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Atmospheric Chemistry and Physics An interactive open-access journal of the European Geosciences Union
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Volume 18, issue 3
Atmos. Chem. Phys., 18, 1573-1592, 2018
© Author(s) 2018. This work is distributed under
the Creative Commons Attribution 4.0 License.
Atmos. Chem. Phys., 18, 1573-1592, 2018
© Author(s) 2018. This work is distributed under
the Creative Commons Attribution 4.0 License.

Research article 05 Feb 2018

Research article | 05 Feb 2018

Two decades of satellite observations of AOD over mainland China using ATSR-2, AATSR and MODIS/Terra: data set evaluation and large-scale patterns

Gerrit de Leeuw1, Larisa Sogacheva1, Edith Rodriguez1, Konstantinos Kourtidis2, Aristeidis K. Georgoulias2, Georgia Alexandri2, Vassilis Amiridis3, Emmanouil Proestakis3,4, Eleni Marinou3, Yong Xue5, and Ronald van der A6 Gerrit de Leeuw et al.
  • 1Finnish Meteorological Institute (FMI), Climate Research Unit, Helsinki, Finland
  • 2Laboratory of Atmospheric Pollution and Pollution Control Engineering of Atmospheric Pollutants, Department of Environmental Engineering, Democritus University of Thrace, Xanthi, Greece
  • 3National Observatory Athens (NOA), Athens, Greece
  • 4Laboratory of Atmospheric Physics, Department of Physics, University of Patras, Patras, Greece
  • 5Department of Electronics, Computing and Mathematics, College of Engineering and Technology, University of Derby, Derby, UK
  • 6Royal Netherlands Meteorological Institute (KNMI), De Bilt, the Netherlands

Abstract. The retrieval of aerosol properties from satellite observations provides their spatial distribution over a wide area in cloud-free conditions. As such, they complement ground-based measurements by providing information over sparsely instrumented areas, albeit that significant differences may exist in both the type of information obtained and the temporal information from satellite and ground-based observations. In this paper, information from different types of satellite-based instruments is used to provide a 3-D climatology of aerosol properties over mainland China, i.e., vertical profiles of extinction coefficients from the Cloud-Aerosol Lidar with Orthogonal Polarization (CALIOP), a lidar flying aboard the Cloud-Aerosol Lidar and Infrared Pathfinder Satellite Observation (CALIPSO) satellite and the column-integrated extinction (aerosol optical depth – AOD) available from three radiometers: the European Space Agency (ESA)'s Along-Track Scanning Radiometer version 2 (ATSR-2), Advanced Along-Track Scanning Radiometer (AATSR) (together referred to as ATSR) and NASA's Moderate Resolution Imaging Spectroradiometer (MODIS) aboard the Terra satellite, together spanning the period 1995–2015. AOD data are retrieved from ATSR using the ATSR dual view (ADV) v2.31 algorithm, while for MODIS Collection 6 (C6) the AOD data set is used that was obtained from merging the AODs obtained from the dark target (DT) and deep blue (DB) algorithms, further referred to as the DTDB merged AOD product. These data sets are validated and differences are compared using Aerosol Robotic Network (AERONET) version 2 L2.0 AOD data as reference. The results show that, over China, ATSR slightly underestimates the AOD and MODIS slightly overestimates the AOD. Consequently, ATSR AOD is overall lower than that from MODIS, and the difference increases with increasing AOD. The comparison also shows that neither of the ATSR and MODIS AOD data sets is better than the other one everywhere. However, ATSR ADV has limitations over bright surfaces which the MODIS DB was designed for. To allow for comparison of MODIS C6 results with previous analyses where MODIS Collection 5.1 (C5.1) data were used, also the difference between the C6 and C5.1 merged DTDB data sets from MODIS/Terra over China is briefly discussed.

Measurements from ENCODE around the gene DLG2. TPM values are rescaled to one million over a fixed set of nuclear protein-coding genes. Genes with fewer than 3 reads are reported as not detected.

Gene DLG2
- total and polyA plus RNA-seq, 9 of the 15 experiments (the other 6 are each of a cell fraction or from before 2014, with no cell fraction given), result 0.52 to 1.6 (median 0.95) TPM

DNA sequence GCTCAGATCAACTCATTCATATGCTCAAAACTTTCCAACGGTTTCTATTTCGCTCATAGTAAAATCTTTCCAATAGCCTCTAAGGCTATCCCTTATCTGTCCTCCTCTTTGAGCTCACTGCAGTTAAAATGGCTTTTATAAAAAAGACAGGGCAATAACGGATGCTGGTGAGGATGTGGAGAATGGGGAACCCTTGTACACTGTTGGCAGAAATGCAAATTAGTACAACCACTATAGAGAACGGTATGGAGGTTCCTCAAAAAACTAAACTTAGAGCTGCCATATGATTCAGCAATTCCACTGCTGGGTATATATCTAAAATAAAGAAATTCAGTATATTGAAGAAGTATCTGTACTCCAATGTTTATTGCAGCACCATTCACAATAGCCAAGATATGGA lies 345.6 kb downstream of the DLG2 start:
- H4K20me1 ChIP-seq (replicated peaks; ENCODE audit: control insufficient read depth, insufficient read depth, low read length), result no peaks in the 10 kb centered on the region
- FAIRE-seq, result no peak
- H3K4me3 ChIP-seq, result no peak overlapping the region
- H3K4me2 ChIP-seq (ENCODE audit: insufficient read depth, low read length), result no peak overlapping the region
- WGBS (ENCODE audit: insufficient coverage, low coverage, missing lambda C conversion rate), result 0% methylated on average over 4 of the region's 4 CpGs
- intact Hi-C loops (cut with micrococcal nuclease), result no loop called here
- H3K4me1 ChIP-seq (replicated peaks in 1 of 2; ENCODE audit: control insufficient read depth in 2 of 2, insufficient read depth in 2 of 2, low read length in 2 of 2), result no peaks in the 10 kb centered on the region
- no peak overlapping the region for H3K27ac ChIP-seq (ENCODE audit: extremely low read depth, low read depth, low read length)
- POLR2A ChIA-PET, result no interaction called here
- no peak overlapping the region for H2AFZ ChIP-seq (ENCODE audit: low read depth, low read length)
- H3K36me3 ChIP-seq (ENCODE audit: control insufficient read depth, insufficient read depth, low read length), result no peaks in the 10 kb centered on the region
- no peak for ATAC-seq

The AOD data sets show strong seasonal differences and the seasonal features vary with latitude and longitude across China. Two-decadal AOD time series, averaged over all of mainland China, are presented and briefly discussed. Using the 17 years of ATSR data as the basis and MODIS/Terra to follow the temporal evolution in recent years when the environmental satellite Envisat was lost requires a comparison of the data sets for the overlapping period to show their complementarity. ATSR precedes the MODIS time series between 1995 and 2000 and shows a distinct increase in the AOD over this period. The two data series show similar variations during the overlapping period between 2000 and 2011, with minima and maxima in the same years. MODIS extends this time series beyond the end of the Envisat period in 2012, showing decreasing AOD.

Publications Copernicus
Short summary
The complementary use of two sensors, ATSR and MODIS, to provide aerosol information over two decades (1995–2015) is described. To this end, the AOD retrieved from both instruments had to be compared, showing that ATSR slightly underestimates and MODIS overestimates by a similar amount. Results show the increase of aerosols over the years, with an indication of the onset of a decrease in recent years. The AOD spatial distribution shows seasonal variations across China.
The complementary use of two sensors, ATSR and MODIS, to provide aerosol information over two...